Martin Bown already had a very good reason to run a marathon for a brain injury charity, but the race also ended up marking his own fightback from testicular cancer. Catherine Scott reports.
Martin Bown had never felt better. He was about to turn 40, was the fittest he had been for 20 years and was about to run the London marathon.
But just a few months later he was under going surgery and chemotherapy for testicular cancer.
Now Martin is writing a blog for Yorkshire Cancer Research in a bid to raise awareness of testicular cancer.
“I had no other symptoms other than a painful lump in one of my testicles,” explains the dad-of-two from Kirkburton.
“I told my wife Tina straight away and she said that I should make an appointment to see my GP straight away. But, like many men, by the time the appointment came round I had convinced myself that the lump wasn’t as big or painful. It was my wife who insisted that I still keep my appointment.”
Although the GP said they thought it was nothing sinister, Martin had his doubts.
“I’d had a cyst before and this was nothing like that.”
A urine sample proved negative and another GP said they thought it might be a running injury. But Martin asked to be referred for an ultrasound which confirmed his worst fears; he had testicular cancer.
“It took three weeks for the ultrasound appointment, which was actually one of the worst times. In that time the swelling became more tender, the lump bigger, the testicle much harder. I eventually found using the clutch on the car too difficult, I had to stop running, and was moving around very carefully.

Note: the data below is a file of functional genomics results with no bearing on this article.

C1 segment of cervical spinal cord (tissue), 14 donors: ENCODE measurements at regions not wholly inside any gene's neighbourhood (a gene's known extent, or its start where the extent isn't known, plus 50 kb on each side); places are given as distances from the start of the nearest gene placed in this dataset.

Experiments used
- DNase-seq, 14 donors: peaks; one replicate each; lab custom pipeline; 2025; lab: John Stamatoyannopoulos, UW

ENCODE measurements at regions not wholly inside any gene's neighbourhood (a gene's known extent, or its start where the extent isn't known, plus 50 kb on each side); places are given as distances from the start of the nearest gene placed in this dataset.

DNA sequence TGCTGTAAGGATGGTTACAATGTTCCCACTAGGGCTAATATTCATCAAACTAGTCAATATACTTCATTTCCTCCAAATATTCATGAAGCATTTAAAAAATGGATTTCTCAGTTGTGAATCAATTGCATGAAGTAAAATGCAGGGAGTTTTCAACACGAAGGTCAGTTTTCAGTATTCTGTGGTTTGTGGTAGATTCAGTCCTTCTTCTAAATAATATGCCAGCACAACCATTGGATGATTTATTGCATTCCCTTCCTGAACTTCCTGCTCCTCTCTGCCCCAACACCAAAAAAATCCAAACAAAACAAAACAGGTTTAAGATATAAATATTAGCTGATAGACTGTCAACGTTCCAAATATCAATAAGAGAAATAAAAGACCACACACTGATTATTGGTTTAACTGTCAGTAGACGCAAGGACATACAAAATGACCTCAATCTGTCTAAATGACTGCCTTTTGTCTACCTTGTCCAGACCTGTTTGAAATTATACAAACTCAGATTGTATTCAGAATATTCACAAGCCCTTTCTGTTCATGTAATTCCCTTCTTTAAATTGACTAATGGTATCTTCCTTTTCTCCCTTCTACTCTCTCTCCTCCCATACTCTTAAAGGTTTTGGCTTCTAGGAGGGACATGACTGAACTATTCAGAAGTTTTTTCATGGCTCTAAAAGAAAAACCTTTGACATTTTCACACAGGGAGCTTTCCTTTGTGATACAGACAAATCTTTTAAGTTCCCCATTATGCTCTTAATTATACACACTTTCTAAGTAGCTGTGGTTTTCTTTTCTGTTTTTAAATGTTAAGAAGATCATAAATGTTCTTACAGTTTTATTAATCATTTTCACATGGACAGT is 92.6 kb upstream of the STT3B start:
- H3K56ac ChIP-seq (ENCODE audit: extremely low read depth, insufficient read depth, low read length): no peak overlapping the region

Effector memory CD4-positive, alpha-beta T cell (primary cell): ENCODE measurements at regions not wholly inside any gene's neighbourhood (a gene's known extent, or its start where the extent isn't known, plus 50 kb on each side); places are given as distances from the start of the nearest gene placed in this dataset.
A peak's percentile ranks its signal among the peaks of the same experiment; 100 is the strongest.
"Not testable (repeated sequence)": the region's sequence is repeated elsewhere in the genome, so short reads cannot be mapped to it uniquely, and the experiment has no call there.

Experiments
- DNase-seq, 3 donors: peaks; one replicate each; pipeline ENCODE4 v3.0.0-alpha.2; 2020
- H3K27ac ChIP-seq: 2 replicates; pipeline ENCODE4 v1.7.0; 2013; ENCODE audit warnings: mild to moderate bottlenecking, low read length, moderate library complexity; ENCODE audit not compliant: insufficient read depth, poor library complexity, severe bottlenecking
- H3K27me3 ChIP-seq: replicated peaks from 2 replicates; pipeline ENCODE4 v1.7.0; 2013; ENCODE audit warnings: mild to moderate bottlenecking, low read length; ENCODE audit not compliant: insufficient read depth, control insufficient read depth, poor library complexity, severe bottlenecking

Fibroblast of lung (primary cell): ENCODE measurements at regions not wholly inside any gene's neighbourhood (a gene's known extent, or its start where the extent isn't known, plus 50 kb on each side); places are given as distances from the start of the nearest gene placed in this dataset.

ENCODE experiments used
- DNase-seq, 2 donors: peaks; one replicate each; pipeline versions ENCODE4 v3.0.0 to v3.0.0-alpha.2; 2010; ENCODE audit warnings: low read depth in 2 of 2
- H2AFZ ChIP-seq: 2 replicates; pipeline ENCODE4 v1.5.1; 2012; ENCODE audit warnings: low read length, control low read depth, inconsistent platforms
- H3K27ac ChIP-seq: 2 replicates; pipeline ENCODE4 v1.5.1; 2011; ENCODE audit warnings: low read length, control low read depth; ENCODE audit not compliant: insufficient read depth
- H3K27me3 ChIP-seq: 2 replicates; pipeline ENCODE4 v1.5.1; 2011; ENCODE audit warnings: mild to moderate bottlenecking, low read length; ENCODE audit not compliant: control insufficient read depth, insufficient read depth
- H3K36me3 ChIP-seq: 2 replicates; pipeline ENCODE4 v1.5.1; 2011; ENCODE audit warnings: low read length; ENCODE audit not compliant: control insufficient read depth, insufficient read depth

“The ultrasound confirmed the presence of a lump, and from there everything moved very quickly. Within a week I was having surgery and being referred to the oncologists.”
Martin was diagnosed with a grade two tumour, as the cancer had spread to parts of his lower abdomen.
He is quite old for this type of cancer to strike as it normally hits men in their 20s and 30s, although Martin said while he was having treatment he saw men in their 50s with the disease.
He under went nine weeks of chemotherapy and although he had been forced to give up the running he loved he was determined to put his trainers back as soon as possible.
“The one thing I really wanted to do when I was diagnosed with cancer was go for a very long run, I find it really helps to clear my head,
“Of course, having had surgery to remove a tumour, I wasn’t able to. At my first opportunity to run, I pulled on my shoes and ran two miles. I returned exhausted. In total, I ran four times, and a total of nine miles, during my nine weeks of chemotherapy.” Before he was diagnosed with cancer Martin had arranged to run the Brighton marathon in April.
“When I was diagnosed I said to my wife that would ruin my chances of taking part in the marathon, but my onchologist asked me when it was and said he could see no reason why I couldn’t do it. It also gave me something to aim for.”
So just four months after he was told he was in remission Martin took to the streets of Brighton and amazingly smashed the previous time he ran in London in 2011.
Accountancy expert Martin crossed the finish line in three hours and 42 minutes, knocking 31 minutes off his previous time.
“In the weeks running up to the marathon I was really nervous, but as soon as I started running I just loved it. I felt great and loved absolutely every moment of it.”